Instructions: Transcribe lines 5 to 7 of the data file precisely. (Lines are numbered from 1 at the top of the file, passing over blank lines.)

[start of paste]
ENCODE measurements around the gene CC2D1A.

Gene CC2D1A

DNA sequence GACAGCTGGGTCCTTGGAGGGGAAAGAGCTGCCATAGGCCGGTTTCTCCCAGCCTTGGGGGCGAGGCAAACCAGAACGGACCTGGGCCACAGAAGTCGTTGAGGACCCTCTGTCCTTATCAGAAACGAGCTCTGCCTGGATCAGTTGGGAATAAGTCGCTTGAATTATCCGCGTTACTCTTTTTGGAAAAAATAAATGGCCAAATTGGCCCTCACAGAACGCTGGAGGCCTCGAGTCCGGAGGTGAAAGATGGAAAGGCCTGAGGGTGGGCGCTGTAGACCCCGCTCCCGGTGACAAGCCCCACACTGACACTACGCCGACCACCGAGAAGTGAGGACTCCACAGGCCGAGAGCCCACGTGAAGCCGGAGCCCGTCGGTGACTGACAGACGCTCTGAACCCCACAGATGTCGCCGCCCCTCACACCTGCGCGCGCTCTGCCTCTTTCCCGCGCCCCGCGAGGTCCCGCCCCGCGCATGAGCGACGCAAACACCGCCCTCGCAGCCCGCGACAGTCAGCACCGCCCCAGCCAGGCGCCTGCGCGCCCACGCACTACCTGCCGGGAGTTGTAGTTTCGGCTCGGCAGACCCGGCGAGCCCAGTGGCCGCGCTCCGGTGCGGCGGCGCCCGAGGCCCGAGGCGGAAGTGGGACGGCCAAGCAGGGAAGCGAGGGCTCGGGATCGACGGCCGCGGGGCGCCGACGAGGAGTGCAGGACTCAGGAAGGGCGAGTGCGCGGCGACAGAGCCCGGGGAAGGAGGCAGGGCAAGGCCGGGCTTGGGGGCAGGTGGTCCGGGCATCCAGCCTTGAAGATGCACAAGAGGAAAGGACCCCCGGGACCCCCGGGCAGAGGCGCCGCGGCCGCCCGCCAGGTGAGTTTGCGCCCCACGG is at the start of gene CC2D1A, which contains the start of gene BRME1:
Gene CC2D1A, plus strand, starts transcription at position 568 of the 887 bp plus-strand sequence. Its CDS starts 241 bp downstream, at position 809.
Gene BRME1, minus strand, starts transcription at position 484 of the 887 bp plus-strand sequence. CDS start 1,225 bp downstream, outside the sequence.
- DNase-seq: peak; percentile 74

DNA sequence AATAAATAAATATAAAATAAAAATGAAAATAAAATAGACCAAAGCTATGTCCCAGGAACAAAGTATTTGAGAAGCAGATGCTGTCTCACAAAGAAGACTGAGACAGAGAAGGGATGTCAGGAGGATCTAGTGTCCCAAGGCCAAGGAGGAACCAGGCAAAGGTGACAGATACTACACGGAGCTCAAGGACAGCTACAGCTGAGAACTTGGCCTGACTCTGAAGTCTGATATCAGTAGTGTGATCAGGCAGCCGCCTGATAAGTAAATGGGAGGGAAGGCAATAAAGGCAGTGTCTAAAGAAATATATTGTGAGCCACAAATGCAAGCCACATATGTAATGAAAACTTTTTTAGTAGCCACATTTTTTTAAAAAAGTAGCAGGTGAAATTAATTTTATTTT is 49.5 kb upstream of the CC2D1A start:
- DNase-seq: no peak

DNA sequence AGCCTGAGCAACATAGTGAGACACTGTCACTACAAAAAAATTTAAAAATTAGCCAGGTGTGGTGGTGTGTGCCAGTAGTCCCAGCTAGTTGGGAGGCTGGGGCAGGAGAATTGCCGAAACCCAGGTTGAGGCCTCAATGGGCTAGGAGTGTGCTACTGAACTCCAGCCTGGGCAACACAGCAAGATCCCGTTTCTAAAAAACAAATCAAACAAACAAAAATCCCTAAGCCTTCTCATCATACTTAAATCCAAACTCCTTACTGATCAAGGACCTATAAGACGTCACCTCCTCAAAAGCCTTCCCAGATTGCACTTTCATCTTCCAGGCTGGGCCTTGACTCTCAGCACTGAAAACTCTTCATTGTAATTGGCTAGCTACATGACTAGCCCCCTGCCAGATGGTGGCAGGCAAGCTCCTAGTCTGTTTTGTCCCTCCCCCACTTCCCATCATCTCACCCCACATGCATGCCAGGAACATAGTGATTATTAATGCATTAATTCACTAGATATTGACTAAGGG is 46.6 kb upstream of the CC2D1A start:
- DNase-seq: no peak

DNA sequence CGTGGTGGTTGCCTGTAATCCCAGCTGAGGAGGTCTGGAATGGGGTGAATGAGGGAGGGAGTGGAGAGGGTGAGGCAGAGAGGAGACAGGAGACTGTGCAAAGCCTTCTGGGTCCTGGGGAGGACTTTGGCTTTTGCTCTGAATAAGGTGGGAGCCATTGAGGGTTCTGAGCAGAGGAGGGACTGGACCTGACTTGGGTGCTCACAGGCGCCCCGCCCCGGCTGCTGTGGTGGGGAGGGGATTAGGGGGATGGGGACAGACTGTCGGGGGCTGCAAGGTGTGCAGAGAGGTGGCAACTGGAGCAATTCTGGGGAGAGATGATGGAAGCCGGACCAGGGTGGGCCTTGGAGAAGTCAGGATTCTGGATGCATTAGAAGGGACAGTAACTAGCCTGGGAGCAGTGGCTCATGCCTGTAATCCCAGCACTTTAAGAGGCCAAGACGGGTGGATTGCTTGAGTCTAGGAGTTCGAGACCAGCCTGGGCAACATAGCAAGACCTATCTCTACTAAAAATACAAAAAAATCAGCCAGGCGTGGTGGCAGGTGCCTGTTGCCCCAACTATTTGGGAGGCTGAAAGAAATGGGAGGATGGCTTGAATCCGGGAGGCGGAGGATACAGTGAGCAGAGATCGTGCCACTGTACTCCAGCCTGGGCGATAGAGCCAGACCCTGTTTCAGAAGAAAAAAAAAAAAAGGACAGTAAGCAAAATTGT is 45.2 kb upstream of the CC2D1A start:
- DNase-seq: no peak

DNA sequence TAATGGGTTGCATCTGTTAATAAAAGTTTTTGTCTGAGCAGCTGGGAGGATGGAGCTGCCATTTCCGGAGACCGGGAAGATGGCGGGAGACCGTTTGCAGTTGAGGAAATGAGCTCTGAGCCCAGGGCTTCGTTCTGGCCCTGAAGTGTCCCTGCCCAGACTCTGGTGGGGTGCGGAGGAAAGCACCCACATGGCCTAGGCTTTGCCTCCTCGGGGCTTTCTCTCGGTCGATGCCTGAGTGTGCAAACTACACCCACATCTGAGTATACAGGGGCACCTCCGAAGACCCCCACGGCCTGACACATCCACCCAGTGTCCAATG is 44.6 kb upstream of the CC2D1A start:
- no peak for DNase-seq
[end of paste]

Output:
Gene BRME1, minus strand, starts transcription at position 484 of the 887 bp plus-strand sequence. CDS start 1,225 bp downstream, outside the sequence.
- DNase-seq: peak; percentile 74

DNA sequence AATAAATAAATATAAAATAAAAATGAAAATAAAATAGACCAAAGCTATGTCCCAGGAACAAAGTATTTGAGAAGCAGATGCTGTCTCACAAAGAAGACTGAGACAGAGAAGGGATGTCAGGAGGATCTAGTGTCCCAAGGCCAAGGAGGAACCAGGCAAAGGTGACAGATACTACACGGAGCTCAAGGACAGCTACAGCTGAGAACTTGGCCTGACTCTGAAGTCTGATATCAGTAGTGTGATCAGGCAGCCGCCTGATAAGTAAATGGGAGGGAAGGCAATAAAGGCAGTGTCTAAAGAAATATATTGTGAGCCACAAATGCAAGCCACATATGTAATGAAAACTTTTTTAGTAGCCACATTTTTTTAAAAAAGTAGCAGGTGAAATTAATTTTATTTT is 49.5 kb upstream of the CC2D1A start: